Across the Nile Basin, population growth and, in many areas, the high population density are piling pressure onto land and water resources. Climate change, the overuse of resources, declining fish stocks, invasive species, habitat degradation, and pollution are the region’s scourge, and the Lake Edward basin is a case in point.
Lake Edward is the smallest among the African Great Lakes (AGL), with a surface area of 2,325 square kilometres. Its basin includes the smaller (250 square kilometres) but highly productive Lake George, connected by the Kazinga channel. The lake is shared between Uganda (29 percent) and the Democratic Republic of Congo (71 percent).
On the DRC side, Lake Edward is an integral part of the Virunga National Park, a UNESCO World Heritage Site and RAMSAR Convention site, with many spawning grounds, and is managed by the Institut Congolais pour la Conservation de la Nature (ICCN).
A natural bank for present and future generations.”
The Ugandan part of Lake Edward, part of the Queen Elizabeth National Park, has fewer spawning areas. The exploitation area, which is not part of the park, is managed by the Ministry of Agriculture, Animal Industry and Fisheries (Uganda).
In the Lake Edward Basin, small-scale agriculture provides an income for many, but fishing remains the leading economic activity among these communities. This intensive fishing effort has depleted fish stocks significantly, requiring interventions to reach sustainable levels again.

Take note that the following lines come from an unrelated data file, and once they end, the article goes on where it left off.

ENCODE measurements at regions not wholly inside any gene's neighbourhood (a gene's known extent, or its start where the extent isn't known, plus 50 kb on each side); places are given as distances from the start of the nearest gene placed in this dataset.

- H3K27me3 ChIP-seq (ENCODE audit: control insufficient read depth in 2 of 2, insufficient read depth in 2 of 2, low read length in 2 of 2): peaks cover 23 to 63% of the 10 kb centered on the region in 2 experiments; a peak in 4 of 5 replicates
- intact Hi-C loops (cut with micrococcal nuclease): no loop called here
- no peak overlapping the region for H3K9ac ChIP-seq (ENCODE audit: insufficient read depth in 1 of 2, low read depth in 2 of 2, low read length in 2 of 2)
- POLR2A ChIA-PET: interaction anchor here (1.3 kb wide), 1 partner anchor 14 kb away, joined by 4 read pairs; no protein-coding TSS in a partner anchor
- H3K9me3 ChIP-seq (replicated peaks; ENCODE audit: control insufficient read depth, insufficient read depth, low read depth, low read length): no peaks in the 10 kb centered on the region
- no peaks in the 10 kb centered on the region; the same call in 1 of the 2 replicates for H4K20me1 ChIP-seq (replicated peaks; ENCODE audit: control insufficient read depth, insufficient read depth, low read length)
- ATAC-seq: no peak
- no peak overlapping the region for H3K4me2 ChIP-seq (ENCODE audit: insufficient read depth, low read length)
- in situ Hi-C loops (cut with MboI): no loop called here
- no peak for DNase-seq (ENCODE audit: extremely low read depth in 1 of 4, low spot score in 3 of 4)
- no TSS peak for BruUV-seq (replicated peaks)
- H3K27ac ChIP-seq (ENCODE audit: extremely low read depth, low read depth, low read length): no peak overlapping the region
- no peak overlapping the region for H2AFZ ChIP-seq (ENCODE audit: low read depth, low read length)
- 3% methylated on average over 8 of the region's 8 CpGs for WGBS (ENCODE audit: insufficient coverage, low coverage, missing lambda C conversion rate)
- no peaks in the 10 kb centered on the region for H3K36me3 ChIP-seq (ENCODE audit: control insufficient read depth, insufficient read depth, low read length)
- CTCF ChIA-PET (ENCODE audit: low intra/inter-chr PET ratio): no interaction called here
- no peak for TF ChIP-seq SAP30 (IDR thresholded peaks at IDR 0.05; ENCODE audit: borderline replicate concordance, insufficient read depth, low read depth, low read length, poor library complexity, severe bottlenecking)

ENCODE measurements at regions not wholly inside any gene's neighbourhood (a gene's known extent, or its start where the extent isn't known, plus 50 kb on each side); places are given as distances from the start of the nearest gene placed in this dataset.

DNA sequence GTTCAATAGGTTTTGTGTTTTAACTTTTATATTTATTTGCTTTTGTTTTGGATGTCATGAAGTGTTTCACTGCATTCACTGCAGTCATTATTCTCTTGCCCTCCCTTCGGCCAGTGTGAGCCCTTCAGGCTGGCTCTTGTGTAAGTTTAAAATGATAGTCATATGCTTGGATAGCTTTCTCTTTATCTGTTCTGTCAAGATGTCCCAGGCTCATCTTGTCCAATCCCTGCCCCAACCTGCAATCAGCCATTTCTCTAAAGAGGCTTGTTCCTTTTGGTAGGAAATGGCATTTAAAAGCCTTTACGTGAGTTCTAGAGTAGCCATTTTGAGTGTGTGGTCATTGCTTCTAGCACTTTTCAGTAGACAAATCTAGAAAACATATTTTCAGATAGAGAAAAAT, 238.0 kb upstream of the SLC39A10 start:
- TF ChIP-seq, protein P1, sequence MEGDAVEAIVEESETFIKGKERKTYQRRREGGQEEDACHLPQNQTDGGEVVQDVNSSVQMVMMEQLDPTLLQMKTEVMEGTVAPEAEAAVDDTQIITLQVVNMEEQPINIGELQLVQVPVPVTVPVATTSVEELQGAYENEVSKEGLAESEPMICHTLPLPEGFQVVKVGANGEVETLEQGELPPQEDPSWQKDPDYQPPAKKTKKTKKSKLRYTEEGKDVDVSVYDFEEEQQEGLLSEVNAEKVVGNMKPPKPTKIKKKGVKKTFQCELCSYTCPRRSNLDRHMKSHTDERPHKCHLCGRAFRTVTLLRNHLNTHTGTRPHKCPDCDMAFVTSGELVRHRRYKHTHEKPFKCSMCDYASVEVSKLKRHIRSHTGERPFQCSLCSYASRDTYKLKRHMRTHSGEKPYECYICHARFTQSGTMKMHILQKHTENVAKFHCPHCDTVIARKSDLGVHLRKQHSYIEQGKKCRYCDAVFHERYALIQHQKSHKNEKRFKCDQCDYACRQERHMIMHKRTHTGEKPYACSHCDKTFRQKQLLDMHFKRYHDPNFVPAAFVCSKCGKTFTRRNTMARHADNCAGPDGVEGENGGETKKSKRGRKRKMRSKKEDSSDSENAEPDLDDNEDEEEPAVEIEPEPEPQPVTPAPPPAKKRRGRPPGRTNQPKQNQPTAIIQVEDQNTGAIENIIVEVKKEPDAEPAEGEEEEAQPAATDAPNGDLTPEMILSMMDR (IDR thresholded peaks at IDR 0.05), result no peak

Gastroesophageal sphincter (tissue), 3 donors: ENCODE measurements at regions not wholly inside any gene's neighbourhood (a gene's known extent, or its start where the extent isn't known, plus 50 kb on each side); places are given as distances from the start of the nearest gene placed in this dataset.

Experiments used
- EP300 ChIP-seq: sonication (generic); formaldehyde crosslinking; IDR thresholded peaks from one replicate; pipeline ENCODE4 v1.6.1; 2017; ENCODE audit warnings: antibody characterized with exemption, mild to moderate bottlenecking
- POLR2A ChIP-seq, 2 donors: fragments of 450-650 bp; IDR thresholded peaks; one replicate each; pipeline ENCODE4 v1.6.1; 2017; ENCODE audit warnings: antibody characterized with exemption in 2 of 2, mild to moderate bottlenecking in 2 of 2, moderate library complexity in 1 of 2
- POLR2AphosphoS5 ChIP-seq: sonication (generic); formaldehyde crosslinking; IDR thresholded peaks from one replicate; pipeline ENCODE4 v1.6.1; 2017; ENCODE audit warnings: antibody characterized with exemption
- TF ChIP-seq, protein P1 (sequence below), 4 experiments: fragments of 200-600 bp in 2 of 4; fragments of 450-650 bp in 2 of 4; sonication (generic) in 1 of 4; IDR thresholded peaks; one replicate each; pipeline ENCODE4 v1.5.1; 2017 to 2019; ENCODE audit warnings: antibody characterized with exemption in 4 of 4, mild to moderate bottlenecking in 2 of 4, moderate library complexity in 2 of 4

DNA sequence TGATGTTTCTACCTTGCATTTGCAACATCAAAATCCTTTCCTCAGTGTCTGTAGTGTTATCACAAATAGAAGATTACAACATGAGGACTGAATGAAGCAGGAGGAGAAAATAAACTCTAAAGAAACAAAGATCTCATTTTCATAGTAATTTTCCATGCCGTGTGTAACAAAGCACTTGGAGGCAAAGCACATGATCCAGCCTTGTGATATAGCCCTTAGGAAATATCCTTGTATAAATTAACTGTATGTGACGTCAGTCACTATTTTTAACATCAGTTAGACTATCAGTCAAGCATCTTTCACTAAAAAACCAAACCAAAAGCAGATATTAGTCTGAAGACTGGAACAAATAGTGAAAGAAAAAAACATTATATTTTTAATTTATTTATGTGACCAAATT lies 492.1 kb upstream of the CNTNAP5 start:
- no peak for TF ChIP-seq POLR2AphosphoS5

Rebuilding stocks in the long term is vital for future generations. “Lake Edward, well managed while protecting the spawning grounds for fish reproduction, remains a natural bank for present and future generations,” says Kambasu Katsuva Mukura Josué, Secretary-General of the Federation of Individual Fishermen Committees of Lake Edward. “Fishermen’s production will increase in quality and quantity to meet their needs and the needs of the riparian communities.”
Alongside environmental degradation, especially on the DRC side, the leading causes of the depletion of fish stocks are the weak application of regulations and the lack of harmonisation of fishery laws.
With ongoing wars and rebellions in the eastern part of the DRC and in particular in the province of North Kivu, Lake Edward has also been impacted by the violence, which speeds up the destruction of the aquatic ecosystem, influencing the decrease of the halieutic stock following the practice of the various illicit fisheries.
A range of illegal practices is destroying the spawning grounds or maternity areas of fish for reproduction as well as the opening of illicit fisheries with several landing points, increasing from three to more than ten (Vitshumbi, Nyakakoma, Kiavinyonge, Kamandi, Kiserera, Talihya, Lunyasenge, Katundu, Musenda, Kisaka, Kasindi Port). These activities are supported by a range of people, including armed groups and politicians, certain traditional chiefs or landowners, and certain state services.
The increase of the pirogues from 700 to more than 3,000 currently, and taking into account the demographic rate around the Lake Edward, the Congolese government, by means of the ICCN, in collaboration with its partners and other stakeholders in this sector of fishing, recognises 1,187 pirogues in six fisheries.
The destruction of the spawning grounds of species including Muramba, Taliha, Kamandi, and Magiso by the illegal fishermen has shrunk the yields for those fishing, sparking the trend of people violating the liquid borders within the lake.